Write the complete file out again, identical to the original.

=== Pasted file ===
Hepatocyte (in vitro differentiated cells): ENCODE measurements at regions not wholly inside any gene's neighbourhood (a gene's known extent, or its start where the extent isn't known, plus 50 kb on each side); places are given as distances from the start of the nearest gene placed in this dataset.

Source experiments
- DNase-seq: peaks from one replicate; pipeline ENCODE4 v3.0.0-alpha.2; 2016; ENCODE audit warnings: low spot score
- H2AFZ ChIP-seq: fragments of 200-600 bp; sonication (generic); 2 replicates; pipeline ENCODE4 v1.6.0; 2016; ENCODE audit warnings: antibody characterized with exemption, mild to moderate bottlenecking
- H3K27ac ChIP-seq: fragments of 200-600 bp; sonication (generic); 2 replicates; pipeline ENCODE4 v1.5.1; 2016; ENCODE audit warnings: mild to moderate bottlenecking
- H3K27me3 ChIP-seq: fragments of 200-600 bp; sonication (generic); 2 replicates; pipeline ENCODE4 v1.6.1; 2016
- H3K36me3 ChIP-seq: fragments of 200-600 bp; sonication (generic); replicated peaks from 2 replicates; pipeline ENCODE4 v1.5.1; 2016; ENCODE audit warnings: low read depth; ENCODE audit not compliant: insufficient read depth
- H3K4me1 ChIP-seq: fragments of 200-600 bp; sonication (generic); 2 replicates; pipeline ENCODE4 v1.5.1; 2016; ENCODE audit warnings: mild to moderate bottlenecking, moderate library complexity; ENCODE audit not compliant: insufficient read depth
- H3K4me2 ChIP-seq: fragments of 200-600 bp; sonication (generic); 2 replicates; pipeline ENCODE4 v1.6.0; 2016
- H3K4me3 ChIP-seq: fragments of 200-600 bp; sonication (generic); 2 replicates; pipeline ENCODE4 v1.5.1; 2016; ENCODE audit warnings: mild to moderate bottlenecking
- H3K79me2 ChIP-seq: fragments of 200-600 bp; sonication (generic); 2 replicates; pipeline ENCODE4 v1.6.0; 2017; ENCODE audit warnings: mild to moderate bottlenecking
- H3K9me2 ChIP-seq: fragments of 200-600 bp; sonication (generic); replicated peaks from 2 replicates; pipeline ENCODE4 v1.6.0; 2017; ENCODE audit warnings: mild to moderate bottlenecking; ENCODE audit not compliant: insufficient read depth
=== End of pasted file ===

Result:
Hepatocyte (in vitro differentiated cells): ENCODE measurements at regions not wholly inside any gene's neighbourhood (a gene's known extent, or its start where the extent isn't known, plus 50 kb on each side); places are given as distances from the start of the nearest gene placed in this dataset.

Source experiments
- DNase-seq: peaks from one replicate; pipeline ENCODE4 v3.0.0-alpha.2; 2016; ENCODE audit warnings: low spot score
- H2AFZ ChIP-seq: fragments of 200-600 bp; sonication (generic); 2 replicates; pipeline ENCODE4 v1.6.0; 2016; ENCODE audit warnings: antibody characterized with exemption, mild to moderate bottlenecking
- H3K27ac ChIP-seq: fragments of 200-600 bp; sonication (generic); 2 replicates; pipeline ENCODE4 v1.5.1; 2016; ENCODE audit warnings: mild to moderate bottlenecking
- H3K27me3 ChIP-seq: fragments of 200-600 bp; sonication (generic); 2 replicates; pipeline ENCODE4 v1.6.1; 2016
- H3K36me3 ChIP-seq: fragments of 200-600 bp; sonication (generic); replicated peaks from 2 replicates; pipeline ENCODE4 v1.5.1; 2016; ENCODE audit warnings: low read depth; ENCODE audit not compliant: insufficient read depth
- H3K4me1 ChIP-seq: fragments of 200-600 bp; sonication (generic); 2 replicates; pipeline ENCODE4 v1.5.1; 2016; ENCODE audit warnings: mild to moderate bottlenecking, moderate library complexity; ENCODE audit not compliant: insufficient read depth
- H3K4me2 ChIP-seq: fragments of 200-600 bp; sonication (generic); 2 replicates; pipeline ENCODE4 v1.6.0; 2016
- H3K4me3 ChIP-seq: fragments of 200-600 bp; sonication (generic); 2 replicates; pipeline ENCODE4 v1.5.1; 2016; ENCODE audit warnings: mild to moderate bottlenecking
- H3K79me2 ChIP-seq: fragments of 200-600 bp; sonication (generic); 2 replicates; pipeline ENCODE4 v1.6.0; 2017; ENCODE audit warnings: mild to moderate bottlenecking
- H3K9me2 ChIP-seq: fragments of 200-600 bp; sonication (generic); replicated peaks from 2 replicates; pipeline ENCODE4 v1.6.0; 2017; ENCODE audit warnings: mild to moderate bottlenecking; ENCODE audit not compliant: insufficient read depth